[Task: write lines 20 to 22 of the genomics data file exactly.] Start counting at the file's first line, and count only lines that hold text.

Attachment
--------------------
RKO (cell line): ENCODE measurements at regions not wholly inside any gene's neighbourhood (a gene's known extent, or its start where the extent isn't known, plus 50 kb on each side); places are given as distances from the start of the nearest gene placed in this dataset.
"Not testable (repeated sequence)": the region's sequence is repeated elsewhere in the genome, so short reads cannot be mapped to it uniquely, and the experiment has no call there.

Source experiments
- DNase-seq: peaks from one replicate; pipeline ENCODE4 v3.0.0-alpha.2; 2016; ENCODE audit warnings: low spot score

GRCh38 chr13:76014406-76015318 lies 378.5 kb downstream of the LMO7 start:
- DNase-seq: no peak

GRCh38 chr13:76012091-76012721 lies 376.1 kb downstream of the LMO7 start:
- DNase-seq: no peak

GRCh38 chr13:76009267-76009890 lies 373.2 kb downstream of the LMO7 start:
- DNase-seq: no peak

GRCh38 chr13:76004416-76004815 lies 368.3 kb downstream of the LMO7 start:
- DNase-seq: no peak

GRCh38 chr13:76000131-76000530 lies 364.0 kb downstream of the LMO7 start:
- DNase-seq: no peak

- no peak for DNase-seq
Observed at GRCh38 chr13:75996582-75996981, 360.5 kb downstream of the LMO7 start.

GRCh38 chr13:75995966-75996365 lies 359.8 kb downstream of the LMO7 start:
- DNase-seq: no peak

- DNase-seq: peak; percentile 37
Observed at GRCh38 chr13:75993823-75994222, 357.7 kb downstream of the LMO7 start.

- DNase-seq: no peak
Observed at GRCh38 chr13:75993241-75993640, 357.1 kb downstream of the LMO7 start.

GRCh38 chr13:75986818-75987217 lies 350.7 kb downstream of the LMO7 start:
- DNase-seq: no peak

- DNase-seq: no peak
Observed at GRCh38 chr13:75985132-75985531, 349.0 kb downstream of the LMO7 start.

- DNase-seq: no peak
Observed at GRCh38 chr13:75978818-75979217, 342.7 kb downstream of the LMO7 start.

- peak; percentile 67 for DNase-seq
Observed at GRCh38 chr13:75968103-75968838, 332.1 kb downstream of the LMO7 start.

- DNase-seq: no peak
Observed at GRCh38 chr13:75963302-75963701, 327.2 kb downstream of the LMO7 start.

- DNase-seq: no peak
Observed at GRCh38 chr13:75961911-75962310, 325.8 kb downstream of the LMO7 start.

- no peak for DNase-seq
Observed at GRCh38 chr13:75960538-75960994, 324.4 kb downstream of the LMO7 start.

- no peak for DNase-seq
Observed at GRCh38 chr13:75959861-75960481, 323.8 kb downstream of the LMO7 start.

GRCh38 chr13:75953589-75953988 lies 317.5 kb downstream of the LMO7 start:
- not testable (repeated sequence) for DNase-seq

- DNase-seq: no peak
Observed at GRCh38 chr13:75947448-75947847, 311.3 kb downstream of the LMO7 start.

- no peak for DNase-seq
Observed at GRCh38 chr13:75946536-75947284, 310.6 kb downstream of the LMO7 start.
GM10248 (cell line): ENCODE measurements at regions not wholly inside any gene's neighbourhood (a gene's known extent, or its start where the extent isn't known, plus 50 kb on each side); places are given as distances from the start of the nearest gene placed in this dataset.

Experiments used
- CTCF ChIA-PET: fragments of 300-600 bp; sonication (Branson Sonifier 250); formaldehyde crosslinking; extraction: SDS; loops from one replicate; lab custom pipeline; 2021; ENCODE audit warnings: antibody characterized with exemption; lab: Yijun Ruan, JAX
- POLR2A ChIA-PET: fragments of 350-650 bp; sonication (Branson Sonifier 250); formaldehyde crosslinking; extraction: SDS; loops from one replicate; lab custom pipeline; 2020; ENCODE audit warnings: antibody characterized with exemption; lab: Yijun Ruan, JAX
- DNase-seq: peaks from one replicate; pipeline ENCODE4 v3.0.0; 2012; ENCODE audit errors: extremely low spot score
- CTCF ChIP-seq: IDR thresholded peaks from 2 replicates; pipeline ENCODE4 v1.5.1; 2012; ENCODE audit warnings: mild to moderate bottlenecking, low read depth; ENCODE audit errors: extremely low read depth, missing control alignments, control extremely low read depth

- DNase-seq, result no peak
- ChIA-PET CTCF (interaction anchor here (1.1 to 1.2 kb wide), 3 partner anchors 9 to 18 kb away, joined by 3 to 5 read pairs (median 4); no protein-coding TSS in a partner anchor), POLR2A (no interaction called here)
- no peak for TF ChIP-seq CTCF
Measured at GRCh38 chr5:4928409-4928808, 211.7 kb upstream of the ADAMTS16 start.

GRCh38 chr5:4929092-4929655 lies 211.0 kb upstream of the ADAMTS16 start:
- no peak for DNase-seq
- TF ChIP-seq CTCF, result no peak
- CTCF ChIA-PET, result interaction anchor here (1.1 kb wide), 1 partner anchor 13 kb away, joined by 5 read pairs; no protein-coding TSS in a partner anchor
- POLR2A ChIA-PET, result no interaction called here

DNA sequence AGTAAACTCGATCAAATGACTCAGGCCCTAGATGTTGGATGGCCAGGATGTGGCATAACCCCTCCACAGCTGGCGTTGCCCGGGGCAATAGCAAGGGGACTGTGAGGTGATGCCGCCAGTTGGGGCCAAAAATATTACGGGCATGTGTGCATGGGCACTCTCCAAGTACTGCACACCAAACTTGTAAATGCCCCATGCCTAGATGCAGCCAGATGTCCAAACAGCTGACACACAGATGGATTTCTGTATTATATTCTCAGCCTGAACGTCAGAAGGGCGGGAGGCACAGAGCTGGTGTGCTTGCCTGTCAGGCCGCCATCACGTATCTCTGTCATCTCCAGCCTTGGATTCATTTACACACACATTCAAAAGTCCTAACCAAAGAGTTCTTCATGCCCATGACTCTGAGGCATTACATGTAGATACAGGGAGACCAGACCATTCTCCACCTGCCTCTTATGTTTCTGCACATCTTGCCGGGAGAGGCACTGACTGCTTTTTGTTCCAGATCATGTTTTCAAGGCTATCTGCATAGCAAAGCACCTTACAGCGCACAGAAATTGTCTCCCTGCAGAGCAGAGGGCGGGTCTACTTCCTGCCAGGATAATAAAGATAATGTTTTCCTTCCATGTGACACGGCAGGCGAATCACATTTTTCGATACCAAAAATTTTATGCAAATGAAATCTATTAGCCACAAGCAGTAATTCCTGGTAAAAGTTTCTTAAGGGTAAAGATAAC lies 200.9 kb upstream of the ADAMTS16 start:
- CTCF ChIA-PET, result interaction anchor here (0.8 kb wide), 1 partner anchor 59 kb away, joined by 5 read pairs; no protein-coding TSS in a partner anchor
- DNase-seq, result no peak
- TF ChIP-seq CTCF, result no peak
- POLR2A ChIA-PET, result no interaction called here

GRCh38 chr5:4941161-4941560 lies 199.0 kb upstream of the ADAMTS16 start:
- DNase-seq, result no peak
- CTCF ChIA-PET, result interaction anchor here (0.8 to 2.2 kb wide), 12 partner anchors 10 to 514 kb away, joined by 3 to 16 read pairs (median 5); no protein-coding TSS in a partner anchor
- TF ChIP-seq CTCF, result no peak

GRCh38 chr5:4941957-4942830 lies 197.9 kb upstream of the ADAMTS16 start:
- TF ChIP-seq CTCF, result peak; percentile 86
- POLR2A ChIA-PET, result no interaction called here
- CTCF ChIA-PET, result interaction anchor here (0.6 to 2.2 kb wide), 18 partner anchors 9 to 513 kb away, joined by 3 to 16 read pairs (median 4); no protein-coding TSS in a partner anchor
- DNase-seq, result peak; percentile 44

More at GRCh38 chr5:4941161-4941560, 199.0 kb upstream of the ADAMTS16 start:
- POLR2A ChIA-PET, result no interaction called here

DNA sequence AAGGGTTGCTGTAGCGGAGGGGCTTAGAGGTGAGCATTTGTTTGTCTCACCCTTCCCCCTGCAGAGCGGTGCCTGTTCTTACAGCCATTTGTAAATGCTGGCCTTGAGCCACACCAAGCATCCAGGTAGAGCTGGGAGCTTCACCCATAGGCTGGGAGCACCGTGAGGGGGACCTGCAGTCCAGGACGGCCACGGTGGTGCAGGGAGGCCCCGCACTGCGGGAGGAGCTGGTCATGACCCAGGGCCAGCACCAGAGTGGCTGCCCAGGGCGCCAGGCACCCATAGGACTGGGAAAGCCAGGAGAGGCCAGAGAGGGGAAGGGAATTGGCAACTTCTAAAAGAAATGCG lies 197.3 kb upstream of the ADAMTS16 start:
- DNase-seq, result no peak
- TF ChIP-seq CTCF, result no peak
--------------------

Observed at GRCh38 chr13:75993823-75994222, 357.7 kb downstream of the LMO7 start.

- DNase-seq: no peak
Observed at GRCh38 chr13:75993241-75993640, 357.1 kb downstream of the LMO7 start.